Only one thing was missing from the packing list of the first European space station commander: a thrift store suit.
Samantha Cristoforetti was bound for the International Space Station last April, with a special mission in her spare time: disguise (opens in a new tab) as the famous stewardess of “2001: A Space Odyssey”. (In the 1968 film, the unnamed character played by Edwina Carroll thumbs around a space station hatch until it is completely inverted (opens in a new tab) in the field of the camera.)
To replicate the attendant’s Pan-Am-style costume, Cristoforetti needed a full-length white costume topped with a snow-colored cap. “It’s not something I would buy for myself, normally,” Cristoforetti told Space.com during a post-flight press conference with fellow SpaceX Crew-4 members Thursday, October 20. . “But it seemed to fit that need perfectly.”
The movie’s perfect line was a demonstration of the teamwork Cristoforetti instilled during his brief command of space station activities, as well as his six-month Expedition 67/68 orbital mission, which ended on October 14.
“You have to make good use of the time you have with these guys to set them up for success,” the European Space Agency (ESA) astronaut said of his two-week time in charge of no less. of 10 people, which included lunar science supervision for the Artemis program and two spacecraft with crew arriving or departing.
Related: Stunning photos from SpaceX’s Crew-4 mission
To set the “2001” vibe, a SpaceX-trained technician helped Cristoforetti figure out how to hang himself upside down with Velcro, and Russian cosmonaut Sergey Korsakov found a Velcro-infused hatch on the side of the space station from his country where Cristoforetti could take him for a walk.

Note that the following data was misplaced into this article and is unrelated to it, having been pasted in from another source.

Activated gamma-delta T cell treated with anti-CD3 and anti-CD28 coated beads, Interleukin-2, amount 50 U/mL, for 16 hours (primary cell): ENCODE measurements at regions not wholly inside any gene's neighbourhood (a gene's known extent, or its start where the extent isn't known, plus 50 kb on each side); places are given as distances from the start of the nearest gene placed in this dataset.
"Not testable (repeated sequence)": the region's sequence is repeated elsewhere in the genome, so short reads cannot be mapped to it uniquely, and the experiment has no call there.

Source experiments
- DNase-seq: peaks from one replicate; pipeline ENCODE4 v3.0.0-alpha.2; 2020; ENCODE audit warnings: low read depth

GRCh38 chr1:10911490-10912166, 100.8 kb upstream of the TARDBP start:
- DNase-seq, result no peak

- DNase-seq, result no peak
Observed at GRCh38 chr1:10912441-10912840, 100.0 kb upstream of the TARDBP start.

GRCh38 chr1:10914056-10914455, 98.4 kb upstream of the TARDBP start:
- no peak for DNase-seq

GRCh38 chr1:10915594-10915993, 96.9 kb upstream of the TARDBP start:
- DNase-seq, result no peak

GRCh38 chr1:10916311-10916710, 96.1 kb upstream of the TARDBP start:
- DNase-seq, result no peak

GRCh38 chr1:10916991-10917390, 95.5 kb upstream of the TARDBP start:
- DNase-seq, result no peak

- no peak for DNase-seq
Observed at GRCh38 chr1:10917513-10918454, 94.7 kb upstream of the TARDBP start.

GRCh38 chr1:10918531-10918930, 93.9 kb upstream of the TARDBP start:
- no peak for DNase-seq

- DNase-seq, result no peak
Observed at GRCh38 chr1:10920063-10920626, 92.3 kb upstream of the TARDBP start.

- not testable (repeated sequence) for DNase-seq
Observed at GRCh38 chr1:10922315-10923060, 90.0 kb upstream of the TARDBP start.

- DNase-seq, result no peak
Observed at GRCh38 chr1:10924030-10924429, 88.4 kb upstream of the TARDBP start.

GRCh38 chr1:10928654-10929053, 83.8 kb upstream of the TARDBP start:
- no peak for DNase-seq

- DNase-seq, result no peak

After filming in orbit, ESA’s video experts on the ground cut the raw footage into a rhythmic march synchronized with the fanfare overture to “Also Sprach Zarathustra”, which is the 1896 orchestral composition by composer Richard Strauss which any space fan instantly associates with “2001.”
The cosplay Cristoforetti did in orbit this year (she also played characters from the 2013 movie “Gravity” and the 2005 TV series “Battlestar Galactica”) pushed her out of her comfort zone, as she says he has seen “about 15 movies” in his life. The movie “2001”, however, is an exception.
In picture : Making of “2001: A Space Odyssey”
“I actually looked [that] many times, and I really appreciate it and deeply appreciate it as a work of art, and something that has really influenced our visual imagination in regards to space,” she said. “He’s decades old now, but he doesn’t look old. It’s very, very current and priceless.”
Cristoforetti pointed out that, in space, the mission of staying safe, doing science and maintaining a 20-year-old space station comes first. But the first person to make a TikTok space added that any time she can spare to make a new connection is great for audience engagement — and team building.
Related: Europe’s 1st female space station commander says ‘space ninja’ crew ready to go home
Indeed, crew engagement is critical to orbital productivity. To boost the two, NASA astronauts flying with Cristoforetti on the Crew-4 mission bonded over foodie moments. Cristoforetti, an Italian, provided a “plethora of olive oil” to enhance the preparation of orbital meals, according to Crew-4 pilot Bob Farmer, who admitted to loving the cuisine his country is famous for: “I think I was kind of a lasagna guy, for the most part,” he said.
Mission Specialist and first-time flyer Jessica Watkins found that putting anything in a tortilla “made it at least 10% more delicious,” including a burger patty combo she invented that included macaroni, cheese and “just a little barbecue sauce”. The “Watty burger”, as his Crew-4 members called it, “kinda became a thing”.
Crew-4 spacecraft commander Kjell Lindgren had so many cravings for the Watty burger that “I became famous for putting more food in a tortilla than was probably wise or possible,” recalls- he. “One night Bob witnessed a triple-decker – I put an extra side in there – and he claimed I deflated my jaw so I could eat.”
The food culture also brought the astronauts together, with the crew leaving tomatoes behind for the newly arrived SpaceX Crew-5 to enjoy. But Lindgren said there was one mystery he hoped to solve before leaving: the wavelength of Pepto Bismol-colored light in which the crew’s peas, tomatoes and onions caught the sun. .
“It was pink. Very pink. I definitely knew when the light was on, because the whole Columbus module was glowing pink,” Lindgren joked. But regardless of wavelength, the ultra-dew light did the right thing: “The smell of the plants was absolutely amazing.”
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